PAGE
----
On Sunday, after Jones threw his second interception of the game late in the second quarter, removing him from the game – for pure football reasons – was an obvious decision. And yet, incredibly, Belichick sent Jones back out there. With less than two minutes remaining before halftime and his team trailing only by a 7-0 score, Jones fumbled on a third-down strip sack and nearly turned the ball over again. The Patriots fortunately recovered and later executed one more snap just before the half, a pedestrian run by Ezekiel Elliott. At halftime, finally, Jones was pulled for Bailey Zappe.
Think about that. With 1:48 to go in the half, already knowing that Jones was going to be pulled, Belichick sent him back onto the field, deep in New England territory, at which point Jones nearly turned the ball over again. Is that, as Belichick often likes to suggest, doing the best thing for the team? Or is that more likely to have been some combination of foolish, petty, vindictive, reckless and downright stupid? And if Belichick was trying to save Jones some embarrassment and preserve the player a shred of dignity, why did he play him at all?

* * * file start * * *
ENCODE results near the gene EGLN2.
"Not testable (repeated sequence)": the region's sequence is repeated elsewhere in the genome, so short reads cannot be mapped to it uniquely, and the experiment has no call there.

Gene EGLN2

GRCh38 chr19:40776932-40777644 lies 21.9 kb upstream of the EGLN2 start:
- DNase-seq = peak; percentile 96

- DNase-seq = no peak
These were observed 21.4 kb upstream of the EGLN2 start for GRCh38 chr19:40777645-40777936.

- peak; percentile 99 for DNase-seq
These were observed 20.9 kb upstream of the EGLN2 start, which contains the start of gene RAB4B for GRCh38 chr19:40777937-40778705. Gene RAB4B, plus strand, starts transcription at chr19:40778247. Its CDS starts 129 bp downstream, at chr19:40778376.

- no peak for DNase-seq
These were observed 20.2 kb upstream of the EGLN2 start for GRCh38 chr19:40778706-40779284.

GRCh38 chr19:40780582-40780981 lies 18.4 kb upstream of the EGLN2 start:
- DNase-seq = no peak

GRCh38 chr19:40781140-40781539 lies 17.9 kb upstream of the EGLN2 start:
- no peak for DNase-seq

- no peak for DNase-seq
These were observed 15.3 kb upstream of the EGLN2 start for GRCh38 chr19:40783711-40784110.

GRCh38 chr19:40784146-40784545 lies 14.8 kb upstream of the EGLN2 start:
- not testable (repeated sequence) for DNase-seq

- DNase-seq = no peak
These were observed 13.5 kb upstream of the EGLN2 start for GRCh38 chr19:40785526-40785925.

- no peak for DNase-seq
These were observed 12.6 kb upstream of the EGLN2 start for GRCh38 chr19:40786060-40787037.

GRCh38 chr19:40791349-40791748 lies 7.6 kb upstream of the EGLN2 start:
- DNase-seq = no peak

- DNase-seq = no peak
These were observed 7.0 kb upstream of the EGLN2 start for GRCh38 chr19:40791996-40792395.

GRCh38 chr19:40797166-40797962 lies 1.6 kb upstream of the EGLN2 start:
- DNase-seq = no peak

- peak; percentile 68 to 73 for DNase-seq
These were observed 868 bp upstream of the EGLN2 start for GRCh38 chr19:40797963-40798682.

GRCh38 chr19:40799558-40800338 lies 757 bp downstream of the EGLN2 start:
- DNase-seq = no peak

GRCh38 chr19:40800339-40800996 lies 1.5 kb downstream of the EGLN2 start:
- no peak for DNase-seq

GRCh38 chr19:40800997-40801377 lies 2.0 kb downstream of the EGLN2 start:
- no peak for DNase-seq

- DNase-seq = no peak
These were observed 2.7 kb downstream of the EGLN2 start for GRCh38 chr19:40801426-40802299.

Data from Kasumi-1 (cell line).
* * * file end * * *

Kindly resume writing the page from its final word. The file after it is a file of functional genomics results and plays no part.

As usual, in the subsequent media “exchange” that took place after the game, Belichick did himself no favors.
Q: Can you pinpoint why Mac looks like he’s regressed since his rookie year?
A: Well, look, our job is to get everybody to play as well as they can, so that’s what we’re going to try to do.
Q: Was it your plan to play (quarterback) Bailey (Zappe) the second half, or was that more of a result of what happened in the first half?